This is my first exposure to the work of Mario Bava, but based on Black Sunday, I need to start seeking out his other films right quick. The Italian horror master's 1960 debut is stylish and spooky, a little bit sexy and a little bit scary, the right combination for a ghouls and witches story.
Black Sunday opens in the late 17th Century, as the Vajda family burns one of their own, alongside her lover, for being a minion of Satan. It's a gruesome death. A metal demon's mask is nailed to their faces before they are burned, so that anyone who looks upon their corpses will know why they have died. Unsurprisingly, the devilish lovers drop a devilish curse on the Vajda family for this indignity. No matter how long it takes, Princess Asa Vajda (Barbara Steele) and Javuto (Ivo Garrani) will have their revenge.
Jump ahead 200 years, and the traveling Dr. Kruvajan (Andrea Checchi) and his young assistant Andre (John Richardson) urge their coachmen to hurry them to their destination. Despite his warnings that the way they have chosen for him will take them through treacherous and mysterious territory, they take that path anyway. The coach throws a wheel just outside a rundown cathedral. While they wait for the driver to fix their ride, the two learned men explore the ruins, discovering it is actually a mausoleum, and uncovering the witch's grave. When a bat attacks Kruvajan, he accidentally breaks the seal on her casket, unwittingly unleashing the curse. People will soon start dying in increasingly macabre manners.
The Princess' ancestors still live in their family home. This includes her doppelganger, the dark and lovely Katia. Barbara Steele, with her large eyes and sharp features, has a face made for ghost stories, and her performance as both the innocent girl and the avenging spirit works both sides of the equation perfectly. The dual role has the interesting effect of making it so we never trust Katia, while we also have a strange sympathy for Asa. After all, regardless of what the witch was dabbling in, the root of her evildoings was love. Javuto, devoted even beyond the grave, has traversed the years to protect her from any that might prevent her resurrection. And, of course, there are sparks between Katia and Andre. It's no surprise that his affection will prove more powerful than crucifixes and spells, and it's fitting that in the climax, not only does he wrestle with Javuto over a pit of despair (both literal and metaphorical), but he must decide which Barbara Steele is the one who stole his heart. (Random Thought: Since we're talking romance and fate, I am surprised that Javuto and Andre weren't doubles, as well; it'd have been neat to see the stiff-backed Richardson playing an evil twin.)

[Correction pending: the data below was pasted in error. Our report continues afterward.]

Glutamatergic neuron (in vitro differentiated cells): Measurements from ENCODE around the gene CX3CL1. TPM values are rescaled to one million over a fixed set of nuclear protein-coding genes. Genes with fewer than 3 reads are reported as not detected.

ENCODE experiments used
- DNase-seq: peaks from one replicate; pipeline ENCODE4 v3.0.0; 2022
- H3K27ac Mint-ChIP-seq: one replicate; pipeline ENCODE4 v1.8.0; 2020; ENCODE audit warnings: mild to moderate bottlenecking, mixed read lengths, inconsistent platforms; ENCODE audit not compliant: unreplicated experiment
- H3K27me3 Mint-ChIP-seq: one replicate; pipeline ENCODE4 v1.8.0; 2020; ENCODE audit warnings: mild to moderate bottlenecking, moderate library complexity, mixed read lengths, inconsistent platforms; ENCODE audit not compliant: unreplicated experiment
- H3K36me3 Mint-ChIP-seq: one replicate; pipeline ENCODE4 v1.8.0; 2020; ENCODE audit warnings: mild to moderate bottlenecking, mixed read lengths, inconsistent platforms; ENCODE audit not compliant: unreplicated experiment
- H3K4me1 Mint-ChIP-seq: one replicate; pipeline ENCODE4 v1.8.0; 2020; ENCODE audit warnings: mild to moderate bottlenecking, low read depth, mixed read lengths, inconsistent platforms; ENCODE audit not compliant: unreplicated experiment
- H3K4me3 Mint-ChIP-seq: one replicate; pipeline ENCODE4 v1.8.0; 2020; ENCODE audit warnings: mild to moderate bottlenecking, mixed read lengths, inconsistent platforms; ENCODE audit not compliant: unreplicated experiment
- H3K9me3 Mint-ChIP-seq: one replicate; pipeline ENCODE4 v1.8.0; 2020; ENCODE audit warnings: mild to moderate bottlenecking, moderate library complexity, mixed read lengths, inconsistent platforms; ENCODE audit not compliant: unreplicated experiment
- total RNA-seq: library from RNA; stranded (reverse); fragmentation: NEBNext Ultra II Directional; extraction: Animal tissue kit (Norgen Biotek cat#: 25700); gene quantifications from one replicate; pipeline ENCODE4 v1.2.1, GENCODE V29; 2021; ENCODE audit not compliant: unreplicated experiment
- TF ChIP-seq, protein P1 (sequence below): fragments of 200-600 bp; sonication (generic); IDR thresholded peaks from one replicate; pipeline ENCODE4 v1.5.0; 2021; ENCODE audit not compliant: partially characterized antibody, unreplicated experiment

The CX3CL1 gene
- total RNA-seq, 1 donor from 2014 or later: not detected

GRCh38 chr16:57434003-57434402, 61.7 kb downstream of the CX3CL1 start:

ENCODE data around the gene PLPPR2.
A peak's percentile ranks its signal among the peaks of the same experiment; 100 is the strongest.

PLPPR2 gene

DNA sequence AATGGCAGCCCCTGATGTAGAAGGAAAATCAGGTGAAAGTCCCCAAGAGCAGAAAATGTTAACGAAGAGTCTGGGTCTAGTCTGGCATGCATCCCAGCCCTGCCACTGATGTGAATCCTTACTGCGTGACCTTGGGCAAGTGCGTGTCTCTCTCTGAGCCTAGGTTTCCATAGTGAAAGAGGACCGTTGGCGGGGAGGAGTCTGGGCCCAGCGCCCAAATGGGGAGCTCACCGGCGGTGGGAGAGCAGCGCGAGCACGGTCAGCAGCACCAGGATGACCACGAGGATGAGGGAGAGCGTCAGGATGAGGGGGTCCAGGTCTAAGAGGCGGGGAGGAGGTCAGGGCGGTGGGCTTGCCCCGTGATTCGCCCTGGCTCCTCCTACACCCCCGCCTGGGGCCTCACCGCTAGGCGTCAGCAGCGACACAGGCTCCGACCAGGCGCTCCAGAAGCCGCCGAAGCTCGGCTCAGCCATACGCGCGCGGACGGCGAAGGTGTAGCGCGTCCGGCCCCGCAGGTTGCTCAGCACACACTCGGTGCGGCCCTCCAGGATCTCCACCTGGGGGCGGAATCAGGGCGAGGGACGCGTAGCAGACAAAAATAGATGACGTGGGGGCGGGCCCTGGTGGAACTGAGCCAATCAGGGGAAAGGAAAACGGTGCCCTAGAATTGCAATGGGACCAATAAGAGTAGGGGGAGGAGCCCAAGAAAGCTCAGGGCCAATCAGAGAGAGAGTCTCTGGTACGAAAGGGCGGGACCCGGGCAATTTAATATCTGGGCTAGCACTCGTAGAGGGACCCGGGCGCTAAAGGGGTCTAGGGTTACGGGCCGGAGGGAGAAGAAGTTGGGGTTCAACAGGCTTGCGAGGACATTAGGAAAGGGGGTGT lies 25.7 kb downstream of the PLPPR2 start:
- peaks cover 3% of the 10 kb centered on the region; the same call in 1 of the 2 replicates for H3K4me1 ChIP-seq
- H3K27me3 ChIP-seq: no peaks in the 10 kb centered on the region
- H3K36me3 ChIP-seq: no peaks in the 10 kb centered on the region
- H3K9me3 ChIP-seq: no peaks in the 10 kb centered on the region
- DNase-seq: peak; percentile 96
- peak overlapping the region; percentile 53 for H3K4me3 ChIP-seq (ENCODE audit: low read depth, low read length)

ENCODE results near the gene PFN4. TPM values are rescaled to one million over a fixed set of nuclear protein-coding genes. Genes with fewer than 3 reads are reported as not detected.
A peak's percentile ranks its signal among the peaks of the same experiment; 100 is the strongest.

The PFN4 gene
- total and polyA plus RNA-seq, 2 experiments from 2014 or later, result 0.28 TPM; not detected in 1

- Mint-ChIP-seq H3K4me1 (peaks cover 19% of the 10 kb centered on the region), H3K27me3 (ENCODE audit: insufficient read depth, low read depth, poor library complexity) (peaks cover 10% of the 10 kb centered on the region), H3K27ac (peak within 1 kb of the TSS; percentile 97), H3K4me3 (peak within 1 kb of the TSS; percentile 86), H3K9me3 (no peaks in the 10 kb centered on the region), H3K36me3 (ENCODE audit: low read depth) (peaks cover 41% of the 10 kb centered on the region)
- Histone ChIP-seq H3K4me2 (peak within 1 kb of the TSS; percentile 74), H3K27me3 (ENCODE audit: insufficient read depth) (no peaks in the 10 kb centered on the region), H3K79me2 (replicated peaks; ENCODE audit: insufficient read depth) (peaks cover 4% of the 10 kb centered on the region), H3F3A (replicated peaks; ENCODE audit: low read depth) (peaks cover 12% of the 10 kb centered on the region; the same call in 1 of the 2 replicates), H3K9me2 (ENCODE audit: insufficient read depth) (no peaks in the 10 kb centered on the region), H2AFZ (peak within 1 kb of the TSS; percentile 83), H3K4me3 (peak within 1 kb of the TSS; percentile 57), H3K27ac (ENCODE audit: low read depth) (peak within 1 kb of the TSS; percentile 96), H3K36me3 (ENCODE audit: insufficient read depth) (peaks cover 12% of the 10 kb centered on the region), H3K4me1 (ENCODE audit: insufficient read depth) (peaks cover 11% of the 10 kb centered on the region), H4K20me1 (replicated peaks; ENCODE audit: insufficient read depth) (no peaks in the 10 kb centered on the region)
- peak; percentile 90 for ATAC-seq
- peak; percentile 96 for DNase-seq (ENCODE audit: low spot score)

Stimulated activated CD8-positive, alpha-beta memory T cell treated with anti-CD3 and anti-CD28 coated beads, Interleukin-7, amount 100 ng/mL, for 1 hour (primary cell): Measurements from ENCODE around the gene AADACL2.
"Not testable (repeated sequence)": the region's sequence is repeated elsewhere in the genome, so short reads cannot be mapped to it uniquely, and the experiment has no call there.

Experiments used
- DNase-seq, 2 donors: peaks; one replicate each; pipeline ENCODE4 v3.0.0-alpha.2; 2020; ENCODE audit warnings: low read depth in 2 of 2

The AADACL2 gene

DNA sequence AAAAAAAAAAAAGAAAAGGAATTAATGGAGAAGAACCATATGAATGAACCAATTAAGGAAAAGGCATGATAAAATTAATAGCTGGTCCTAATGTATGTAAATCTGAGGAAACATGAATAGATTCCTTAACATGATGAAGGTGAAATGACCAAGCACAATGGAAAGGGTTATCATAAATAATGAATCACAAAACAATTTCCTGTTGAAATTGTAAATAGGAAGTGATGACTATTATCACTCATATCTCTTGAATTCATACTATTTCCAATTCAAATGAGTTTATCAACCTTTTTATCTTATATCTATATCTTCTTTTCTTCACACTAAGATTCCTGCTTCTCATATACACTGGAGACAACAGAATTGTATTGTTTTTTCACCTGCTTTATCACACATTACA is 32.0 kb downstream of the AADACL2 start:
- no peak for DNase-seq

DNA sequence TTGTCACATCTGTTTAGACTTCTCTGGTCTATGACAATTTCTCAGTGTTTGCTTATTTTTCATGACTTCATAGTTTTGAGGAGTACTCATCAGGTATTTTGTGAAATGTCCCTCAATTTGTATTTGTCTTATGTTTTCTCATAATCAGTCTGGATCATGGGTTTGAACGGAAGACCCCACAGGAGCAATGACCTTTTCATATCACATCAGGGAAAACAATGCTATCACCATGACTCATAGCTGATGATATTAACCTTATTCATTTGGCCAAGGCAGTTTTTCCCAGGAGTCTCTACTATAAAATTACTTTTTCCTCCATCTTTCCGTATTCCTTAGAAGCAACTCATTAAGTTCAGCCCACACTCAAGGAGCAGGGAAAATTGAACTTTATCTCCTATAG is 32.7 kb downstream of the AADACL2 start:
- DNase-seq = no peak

Black Sunday, which is alternately known as The Mask of Satan), was loosely based on a story by Russian author Nikolai Gogol. Bava uses these classical origins to build a foundation of respectability, only to crack it open and show the lurid drama that lays just underneath. Though arguably tame by today's standards, the way the director works around the restrictions of the era actually makes those details--the dripping blood, the heaving breasts--all the more salacious. As any horror fan can tell you, suggestion is almost always more effective than direct expression, the unseen is scarier than the seen, what is hinted at more unnerving than what is explicit. Bava and Ubaldo Terzano share director-of-photography credit, and their black-and-white images are gorgeously staged. Dark and stormy skies allow for creeping shadows, and an unknowable emptiness lurks around every corner. Evil could be hiding anywhere.
This is apparently the full Italian cut of Black Sunday, including three minutes censored from the U.S. theatrical release. That said, the audio is the English dub, presented here in 2.0 mono. Most Italian films of the era were dubbed over in post-production in a variety of languages, and they often used international casts speaking in different tongues (there are times where you can tell that the actors were delivering their lines in English), so there is no one definitive soundtrack (though I suspect there might be some purists wishing for an Italian alternative). The voice work here is really good, and the sound quality is excellent. The audio is clean and the volume levels strong.
There is also a full-length audio commentary by Bava-expert Tim Lucas (he literally wrote a book on the subject). It's an excellent track, detailing both the story behind the production and also offering analysis of what we are seeing.